The Life Before Her Eyes
Directed by: Vadim Perelman
Starring: Uma Thurman, Evan Rachel Wood, Eva Amurri
MPAA rating: R
Run Time: 90 minutes
Movie website: ?official website
With over eight months left in the year and hundreds of films yet to be released, it requires a certain kind of audacity to declare that The Life Before Her Eyes is, and will always be, the absolute worst film of 2008. But consider this: a teenage girl who was psychologically devastated by a shooting massacre in her high school continues to live for fifteen years in that same small town where she was traumatized, drives past that same school every day on her way to work, and teaches at another school that resembles that same school from her past. And believe it or not, she keeps having flashbacks to the day of the shooting. Hmmmm. But perhaps we should go back to the beginning.
Diana (Evan Rachel Wood) and Maureen (Eva Amurri) are two generic high school girls. Diana is wild and rebellious. She sleeps around and is called a slut. She hates school and her small town and can’t wait “to get on with my life.” But we can tell that deep down she has a heart of gold and is a smart and interesting person. Her best friend Maureen is a good girl. She likes nice boys, goes to church, dresses modestly, and radiates sweetness and light. She’s a good friend to Diana, and so we like her too. One day the girls are trapped in the bathroom by another student with a machine gun. He has just killed untold numbers of students and faculty, and tells the girls that he’s going to kill one of them. The rest of the movie cuts back and forth between the story of Diana before this horrible moment, and then fifteen years into the future when Diana (Uma Thurman) is married with a daughter, and then back to the bathroom where the psychotic gunman terrorizes the girls.
You might think that having been part of a high school blood bath would be enough misery for poor Diana. But we soon discover that she also has flashbacks, an inability to sleep, and her daughter has a tendency to disappear and hide. And her husband may be having an affair, but she’s so unstable that it’s impossible to know if she is really seeing an infidelity or just imagining it. And her daughter then runs off into the woods and we never find out what becomes of her. And did I mention that in high school she had an abortion, it went bad, she had to be hospitalized, and her jerky boyfriend dumped her? At another point she’s almost run over by a car and has to be taken to a hospital. And then there’s the Sophie’s choice that she’s given in the bathroom by the killer. He tells her to decide whether he should shoot her or her best friend. And she’s hiding the secret that yesterday the killer told her that he was thinking of shooting people. But she didn’t take him seriously and didn’t warn anyone, so all of this death is her responsibility. And then her dog is killed by terrorists. Ok, I lied about the dog, but everything else really does happen to her.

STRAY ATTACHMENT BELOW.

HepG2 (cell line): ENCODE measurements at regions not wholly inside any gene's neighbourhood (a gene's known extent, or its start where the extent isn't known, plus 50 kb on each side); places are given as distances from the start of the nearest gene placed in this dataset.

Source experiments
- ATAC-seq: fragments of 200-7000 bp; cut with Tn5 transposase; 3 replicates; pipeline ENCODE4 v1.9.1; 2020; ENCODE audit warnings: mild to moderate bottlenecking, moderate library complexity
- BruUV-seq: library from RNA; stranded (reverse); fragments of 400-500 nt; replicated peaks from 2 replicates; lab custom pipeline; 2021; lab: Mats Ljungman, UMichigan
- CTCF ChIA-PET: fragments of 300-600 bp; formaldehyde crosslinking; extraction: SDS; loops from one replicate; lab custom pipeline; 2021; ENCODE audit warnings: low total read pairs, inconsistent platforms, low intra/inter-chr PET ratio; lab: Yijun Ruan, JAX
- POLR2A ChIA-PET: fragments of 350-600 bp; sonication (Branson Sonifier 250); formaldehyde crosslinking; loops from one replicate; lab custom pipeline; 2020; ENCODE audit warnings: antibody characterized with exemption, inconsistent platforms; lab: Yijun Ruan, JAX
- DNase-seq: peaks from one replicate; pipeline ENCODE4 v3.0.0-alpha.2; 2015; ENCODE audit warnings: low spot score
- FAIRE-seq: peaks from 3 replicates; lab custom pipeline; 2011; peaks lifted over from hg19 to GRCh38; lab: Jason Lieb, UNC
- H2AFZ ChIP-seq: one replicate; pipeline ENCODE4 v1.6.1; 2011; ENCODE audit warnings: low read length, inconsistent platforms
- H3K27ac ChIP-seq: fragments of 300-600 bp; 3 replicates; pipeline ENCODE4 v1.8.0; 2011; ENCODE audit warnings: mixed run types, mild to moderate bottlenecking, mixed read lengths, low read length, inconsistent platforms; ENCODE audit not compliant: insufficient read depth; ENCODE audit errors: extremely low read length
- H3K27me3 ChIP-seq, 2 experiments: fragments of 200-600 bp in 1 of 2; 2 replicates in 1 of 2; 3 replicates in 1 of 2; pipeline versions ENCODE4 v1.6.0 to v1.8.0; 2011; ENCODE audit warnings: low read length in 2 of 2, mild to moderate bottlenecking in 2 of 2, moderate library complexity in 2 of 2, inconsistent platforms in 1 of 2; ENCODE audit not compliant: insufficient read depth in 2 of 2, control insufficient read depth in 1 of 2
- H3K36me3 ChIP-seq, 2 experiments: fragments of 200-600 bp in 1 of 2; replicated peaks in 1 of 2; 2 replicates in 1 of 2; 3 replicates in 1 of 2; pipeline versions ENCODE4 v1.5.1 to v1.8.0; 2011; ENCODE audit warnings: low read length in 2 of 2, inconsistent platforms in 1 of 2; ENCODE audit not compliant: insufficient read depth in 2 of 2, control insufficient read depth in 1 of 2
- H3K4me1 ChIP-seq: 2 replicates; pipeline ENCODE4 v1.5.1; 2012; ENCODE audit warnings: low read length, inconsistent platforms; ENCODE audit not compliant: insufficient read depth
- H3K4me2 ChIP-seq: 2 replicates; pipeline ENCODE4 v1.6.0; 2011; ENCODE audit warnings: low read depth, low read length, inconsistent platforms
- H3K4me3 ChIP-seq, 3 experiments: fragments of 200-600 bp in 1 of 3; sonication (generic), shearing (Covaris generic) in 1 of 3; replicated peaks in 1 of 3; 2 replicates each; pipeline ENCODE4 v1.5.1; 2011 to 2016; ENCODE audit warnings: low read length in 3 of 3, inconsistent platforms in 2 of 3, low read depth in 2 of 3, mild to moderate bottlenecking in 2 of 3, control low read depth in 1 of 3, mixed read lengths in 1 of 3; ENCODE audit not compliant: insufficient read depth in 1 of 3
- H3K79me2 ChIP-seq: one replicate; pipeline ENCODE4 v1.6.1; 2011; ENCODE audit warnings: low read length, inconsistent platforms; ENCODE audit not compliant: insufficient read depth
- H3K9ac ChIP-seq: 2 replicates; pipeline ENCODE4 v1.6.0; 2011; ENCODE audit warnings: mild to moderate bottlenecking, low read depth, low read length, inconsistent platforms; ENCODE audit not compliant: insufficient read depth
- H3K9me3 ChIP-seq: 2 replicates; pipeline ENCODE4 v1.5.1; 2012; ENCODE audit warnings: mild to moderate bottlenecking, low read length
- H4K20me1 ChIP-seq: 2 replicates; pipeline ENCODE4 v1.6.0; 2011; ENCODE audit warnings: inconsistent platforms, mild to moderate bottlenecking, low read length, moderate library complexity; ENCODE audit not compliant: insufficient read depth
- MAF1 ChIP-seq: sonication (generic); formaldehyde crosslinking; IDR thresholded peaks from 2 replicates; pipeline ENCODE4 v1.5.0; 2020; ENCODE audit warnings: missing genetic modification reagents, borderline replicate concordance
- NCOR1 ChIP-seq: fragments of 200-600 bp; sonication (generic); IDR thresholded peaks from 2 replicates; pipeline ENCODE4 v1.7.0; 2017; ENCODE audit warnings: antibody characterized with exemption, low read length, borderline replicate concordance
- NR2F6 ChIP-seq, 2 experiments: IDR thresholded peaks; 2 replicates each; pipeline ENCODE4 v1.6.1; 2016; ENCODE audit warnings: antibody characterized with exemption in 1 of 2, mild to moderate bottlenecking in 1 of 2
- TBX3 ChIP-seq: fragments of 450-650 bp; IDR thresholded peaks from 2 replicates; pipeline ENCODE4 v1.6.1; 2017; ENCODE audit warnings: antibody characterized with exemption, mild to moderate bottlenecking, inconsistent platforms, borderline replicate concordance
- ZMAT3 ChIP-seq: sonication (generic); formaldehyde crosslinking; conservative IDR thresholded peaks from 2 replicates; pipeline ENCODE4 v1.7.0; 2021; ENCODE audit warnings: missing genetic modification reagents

Beyond preposterous plotting, the film has a look and feel that screams Serious Work of Art. Ponderous music. Striking camera angles that call attention to themselves. A science teacher tells his students that their bodies are seventy percent water, and they should care for their bodies. And so every third scene in the movie has some kind of water imagery: rain, fish tanks, swimming pools, sprinklers, dew on leaves, and in case we missed any of it, most of the water imagery scenes are played more than once. There’s more water in this movie than in Waterworld, and every drop of it is symbolic, metaphoric, iconic, and other cool words like those.
But more than the absurd plotting and the pretentious direction, it’s the psychological obtuseness that most sinks (oops, a water image) this film. Perelman actually begins the movie with great power. The two girls in the school bathroom hear gunfire and then a teacher pleading for his life before being shot, and then they face the homicidal boy. It’s a chilling and devastating opening, tapping into primordial fears of kids and parents. Which of them will live and which will die? Why and how? And then Perelman flashes forwards and backwards into Diana’s story. And he expects us to focus on this? Everything outside that terrifying bathroom is just a distraction. We both dread returning to the bathroom but need to know exactly what happened there. And he thinks we’re going to get emotionally engaged in the past and future stories? It’s astonishing that he can be so dense about the psychological orientation of a movie audience.
It would be unfair not to credit the fine work of Eva Amurri as Maureen. Rachel Evan Wood ( Thirteen, Running with Scissors) seems incapable of giving a bad performance, but her Diana is who she has portrayed countless times, and her performance seems well crafted but unremarkably familiar. Poor Uma Thurman, a fine actress who has been given a role with no dimensions. Her Diana is simply a basket case. Since there’s no psychological depth or complexity, she is left to walk around looking pained, bewildered, a deer in the headlights. She doesn’t have a single moment where her anguish feels as though THAT’S how Diana would experience it and react. She’s not a recognizable Diana; she’s just an abstract version of the walking wounded.
My favorite film of 2003 was Perelman’s House of Sand and Fog. It was a brilliant and powerful tragedy of Shakespearean dimensions. He had complete control of the subtle performances. He structured it like Antigone, where we had hopes that things might not turn out as terribly as they do. He gave us characters with nobility and flaws. It was an astonishing first film. Let’s hope he can return to that kind of filmmaking.